Chrises on Infinite EarthsPosted: February 3, 2017
Those two words can drag you right down the rabbit hole. You think about how things might have played out differently, chances missed and roads not taken.
Of course, it’s all pointless. Any science fiction fan knows that one slight change can create a whole parallel world.
Given a time machine and the chance to do things over would I, knowing it risked what I have now?
My life isn’t perfect, and there are things I’d change but for the most part I’m happy. I’m marrying a fantastic woman later this year and am relatively healthy. Who knows what altering something I did might do?
Let’s say I went back and worked harder in uni the first time, actively pursued a writing career and became a writer for real. Read by thousands, not just whatever schmucks stumble across my blog. In some alternate world I might be their version of Hunter S. Thompson or Norman Mailer.
But without the winding, unplanned path I’ve taken the past decade I wouldn’t have wound up trying to be a nurse. I wouldn’t have met MWF and wouldn’t be sat in our house, our cat dozing on my lap, writing this. I might be sat lonely in some flash flat, or dating someone I don’t love. I could be divorced. I could be dead.
That’s the scary thing about the whole alternate reality thing. Sure, there are infinite possibilities of where your life has taken you but there are millions of universes where your story already finished. Or never even began.
Worlds where your mum and dad never met because some minor event went a different way earlier on. And the whole thing just expands to mind bending proportions. The fact that it’s you reading this is a result of thousands of years of things going a certain way, and that one tiny bump might have meant it didn’t happen.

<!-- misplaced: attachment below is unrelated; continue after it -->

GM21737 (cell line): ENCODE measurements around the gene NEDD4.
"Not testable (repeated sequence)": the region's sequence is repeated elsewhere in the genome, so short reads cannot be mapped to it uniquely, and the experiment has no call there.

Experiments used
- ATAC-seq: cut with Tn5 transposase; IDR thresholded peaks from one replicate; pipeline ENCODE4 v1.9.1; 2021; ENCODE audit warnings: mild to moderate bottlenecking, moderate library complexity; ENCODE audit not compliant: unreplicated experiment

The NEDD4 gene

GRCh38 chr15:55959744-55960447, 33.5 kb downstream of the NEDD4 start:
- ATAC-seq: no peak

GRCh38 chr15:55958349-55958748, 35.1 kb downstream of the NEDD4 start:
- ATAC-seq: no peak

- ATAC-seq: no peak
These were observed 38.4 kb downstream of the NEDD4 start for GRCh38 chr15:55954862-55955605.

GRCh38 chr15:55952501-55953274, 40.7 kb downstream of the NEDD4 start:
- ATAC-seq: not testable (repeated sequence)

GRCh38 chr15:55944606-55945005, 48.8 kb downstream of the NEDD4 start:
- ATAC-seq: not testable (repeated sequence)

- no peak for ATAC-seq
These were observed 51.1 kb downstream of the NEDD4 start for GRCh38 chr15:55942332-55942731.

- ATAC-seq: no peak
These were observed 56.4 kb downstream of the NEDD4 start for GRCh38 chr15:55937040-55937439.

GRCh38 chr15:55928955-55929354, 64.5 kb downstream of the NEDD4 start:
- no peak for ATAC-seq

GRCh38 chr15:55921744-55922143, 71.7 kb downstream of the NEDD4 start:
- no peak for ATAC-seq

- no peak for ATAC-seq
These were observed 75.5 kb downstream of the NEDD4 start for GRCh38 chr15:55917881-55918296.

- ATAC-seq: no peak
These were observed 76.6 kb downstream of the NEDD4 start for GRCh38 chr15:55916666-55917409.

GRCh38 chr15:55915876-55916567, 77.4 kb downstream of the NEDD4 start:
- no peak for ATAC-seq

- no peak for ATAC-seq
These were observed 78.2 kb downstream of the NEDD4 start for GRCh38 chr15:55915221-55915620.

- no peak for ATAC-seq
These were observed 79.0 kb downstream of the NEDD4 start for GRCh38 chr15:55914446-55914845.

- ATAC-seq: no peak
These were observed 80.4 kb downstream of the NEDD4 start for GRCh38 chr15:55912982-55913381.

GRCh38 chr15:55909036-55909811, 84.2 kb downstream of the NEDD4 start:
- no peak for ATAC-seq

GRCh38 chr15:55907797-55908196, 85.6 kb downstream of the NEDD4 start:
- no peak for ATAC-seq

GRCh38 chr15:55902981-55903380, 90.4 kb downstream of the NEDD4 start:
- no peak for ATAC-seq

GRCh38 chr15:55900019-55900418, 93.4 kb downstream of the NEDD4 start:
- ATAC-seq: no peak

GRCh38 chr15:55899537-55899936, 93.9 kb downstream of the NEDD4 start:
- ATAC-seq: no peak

Hell, a chromosome either way and you’d be a different gender.
It’s the kind of thing that starts to mess you up when you think about it. When you realise just how close you’ve come to having a different life. The whole thing is an exercise in wishful thinking, you wonder about how you could have done stuff right and been better off, but the fact is at a certain point you’d have stopped being you.
Our experiences are what shapes us, I am who I am because of the mistakes and failures along the way as much as my wins. I’ve learnt and grown because of things which have hurt me or been difficult, and if I had a smoother road I might have developed in a different way. And the fact is, while I know there are parts I could improve, for the most part, I like who I am today.
I may not have the job I want, but in the world where I played for Wales or became a superhero I might have lost out on the stuff I do have.
So why torture myself with what if questions? I should just appreciate the good that I have in my life, and work to change the parts I don’t like.
Any thoughts? You know what to do. BETEO.